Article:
The Goddess of Learning

In my last hub I was talking about the city of Warangal, in Andhra Pradesh state. This is another wonder from the very same state, The Basar Saraswati Temple. This is the only temple dedicated to the Goddess of Learning. The other one is in Kashmir; but that temple is in almost ruins and dilapidated. This gives the Basar Saraswati temple a very unique place amongst the devout Hindus.

From the capital city Hyderabad, Basar is about 200-225 kms. Basar is idyllically on the banks of the river Godavari. A quintessential town in Adilabad district about 50km from Nizamabad, a place you have to cross to reach Basar. A little about the History or the etymology of this ancient temple and then my experience will follow. It is believed that the present structure of the shrine was built by Chalukya Kings. The Saraswati Idol is in Black stone and exceedingly beautiful. The temple is also famous for its Akshara Gnana ritual, which is celebrated for the formal start of a child”s education. History says that Maharishi Vyasa and his disciples and sage Suka came here after the Kurukshetra War, in search of some peace and quiet. The great sage used to bring three fistfuls of sand, from the river Godavari, where he used to go every morning for his regular chores; and place it in three small heaps and made images of Saraswati, Lakshmi and Kali with his mystic power. This idol made of sand has its face smeared with turmeric. A myth again is that eating a little bit of this turmeric paste will enhance one”s wisdom and knowledge. Since Maharishi Vyasa spent considerable time in prayers, the place was then called “Vasara” which later merged with the prevalent Marathi language and graduated to Basara as it is known today. However, according to the Brahmada Purana the poet Valmiki installed Saraswati and wrote Ramayanahere. There is a marble image of Valmiki and his Samadhi near the temple. It is also believed that this temple is one of the three temples constructed near the confluence of the Manjira and Godavari rivers by Ashtrakutas. A few other stories run parallel. But let me move on to my story and experience at this unique temple.


As I already mentioned, this temple is primarily dedicated to the goddess of learning. Many parents who seek an improvement in the academic performance of their children visit this temple to seek this deity’s blessings. For the ardent believers, they are asked to spend the night within the premises, closest to the sanctum sanctorum, in front of the goddess’s idol. She is very likely to come in the dreams of the sleeping devotees and bless them with intelligence and wisdom. Many parents have experimented and reported favorable results and raving reviews. So, we also decided to spend the night in the premises and ‘test’ the Devi! She may appear in my son’s dream and bless him was my propitious thought.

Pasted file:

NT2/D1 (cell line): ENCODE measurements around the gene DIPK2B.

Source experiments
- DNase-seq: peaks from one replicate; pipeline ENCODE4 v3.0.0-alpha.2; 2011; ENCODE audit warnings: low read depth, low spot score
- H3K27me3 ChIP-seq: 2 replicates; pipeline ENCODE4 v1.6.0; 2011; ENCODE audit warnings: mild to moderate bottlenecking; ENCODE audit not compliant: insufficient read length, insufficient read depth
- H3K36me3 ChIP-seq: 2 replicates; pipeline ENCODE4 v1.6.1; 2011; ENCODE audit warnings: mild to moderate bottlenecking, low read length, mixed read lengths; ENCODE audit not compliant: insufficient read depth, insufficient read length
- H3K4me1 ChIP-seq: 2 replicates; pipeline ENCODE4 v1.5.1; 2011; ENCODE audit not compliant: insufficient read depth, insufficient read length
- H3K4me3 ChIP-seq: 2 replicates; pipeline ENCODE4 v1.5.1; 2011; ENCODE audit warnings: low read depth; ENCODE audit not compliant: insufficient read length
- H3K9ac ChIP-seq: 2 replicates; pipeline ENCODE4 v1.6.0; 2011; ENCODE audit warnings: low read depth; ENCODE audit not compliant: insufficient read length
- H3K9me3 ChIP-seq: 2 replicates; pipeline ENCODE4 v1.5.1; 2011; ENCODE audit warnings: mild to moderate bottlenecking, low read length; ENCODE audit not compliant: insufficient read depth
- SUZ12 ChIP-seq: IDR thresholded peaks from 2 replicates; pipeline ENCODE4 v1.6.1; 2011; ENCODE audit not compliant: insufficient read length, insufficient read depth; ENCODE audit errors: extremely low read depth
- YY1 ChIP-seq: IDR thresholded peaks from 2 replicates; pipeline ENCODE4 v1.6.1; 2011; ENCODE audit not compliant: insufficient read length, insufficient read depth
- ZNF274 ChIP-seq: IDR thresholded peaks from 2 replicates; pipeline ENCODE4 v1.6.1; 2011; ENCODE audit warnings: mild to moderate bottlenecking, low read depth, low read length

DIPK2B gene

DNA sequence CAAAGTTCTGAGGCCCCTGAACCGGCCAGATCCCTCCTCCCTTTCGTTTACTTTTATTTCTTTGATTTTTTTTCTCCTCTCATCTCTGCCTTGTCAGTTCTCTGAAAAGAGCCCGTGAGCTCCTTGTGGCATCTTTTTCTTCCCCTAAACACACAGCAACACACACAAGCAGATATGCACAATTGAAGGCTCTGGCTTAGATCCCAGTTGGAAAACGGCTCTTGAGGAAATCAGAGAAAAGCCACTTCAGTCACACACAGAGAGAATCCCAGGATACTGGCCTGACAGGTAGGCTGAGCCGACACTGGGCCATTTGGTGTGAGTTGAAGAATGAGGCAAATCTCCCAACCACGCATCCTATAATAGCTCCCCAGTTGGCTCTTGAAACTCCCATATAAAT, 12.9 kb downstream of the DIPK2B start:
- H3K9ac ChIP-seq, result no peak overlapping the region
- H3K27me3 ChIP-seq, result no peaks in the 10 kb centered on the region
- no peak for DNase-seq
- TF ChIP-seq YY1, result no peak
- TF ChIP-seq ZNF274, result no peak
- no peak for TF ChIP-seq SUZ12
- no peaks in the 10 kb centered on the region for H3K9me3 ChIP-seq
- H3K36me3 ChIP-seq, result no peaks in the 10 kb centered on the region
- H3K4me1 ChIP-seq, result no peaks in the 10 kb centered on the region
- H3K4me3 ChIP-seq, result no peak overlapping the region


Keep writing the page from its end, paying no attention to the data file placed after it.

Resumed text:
The place was so crowded that we could barely squeeze in and grab a place for ourselves, for the night’s rest. We lay down ram rod straight, my sister with her daughter, me with my son and tried to sleep. The kids complained incessantly of mosquitoes, noise, and no space to move, everything actually. We were drained trying to pacify them and knew that we would not sleep a wink even. When would the children dream and then what chance we had of the Devi appearing in their dreams! Very far-fetched the whole sequence seemed to both of usJ. At last somewhere around 3 am the noise, hustle-bustle subsided and all was quiet. I could see the children settling down and smiled to myself. Immediately I sensed someone rudely shake me up! Startled, I sat up and saw the time, 4 am; I looked around and the whole temple was alive again. I could see busy movement online casino everywhere, people up, packing their night gear and hurrying towards the common washrooms. I was crestfallen; barely one hour of sleep, how in the world could the Devi make her appearance to bless my babies! My children would remain as is, no luck of intelligent and wise children for us sisters. Very sadly I woke up my sibling and we went back to the room we had booked the previous night.

We were back after our ablutions and could perform the puja to our satisfaction. The Idol is mesmerizing and looks straight into you. As if she is literally talking to you and blessing you, individually. It was a much defined moment for both of us, my sister and me. She too felt very different and suddenly elated. The whole night’s circus and the futility seemed fruitful now. We were blessed with intelligence and wisdom, not the children! We needed some sense driven into usJand we could see the humor in it better after the puja.

It is a beautiful temple. Sleep wherever you want and enjoy the serenity of the place. Every temple in my country has a tale attached, we Indians are gullible and discerning in the same breath; a package of contradictions. If you want to be blessed you are blessed and if you feel cursed all the time then so be it, that is exactly how you will be. Blessings or otherwise are a mere reflection of your own thought process. You have to seek for whatever you wish to achieve or have for yourself. And the more awake and aware you are the sooner the realization. For dreams to come true, one needs to keep their wits about them and work towards achieving the dream. That is when the blessings will come true too, right?! Please visit this temple for its wondrous beauty. You will definitely be blessed with, without the dream, without sleeping in front of the deity.

There are many other places you can see in the vicinity. In case you are planning a tour it would be prudent to check the website and plan accordingly. We missed seeing the wild life sanctuary close by because of paucity of time and our unpreparedness.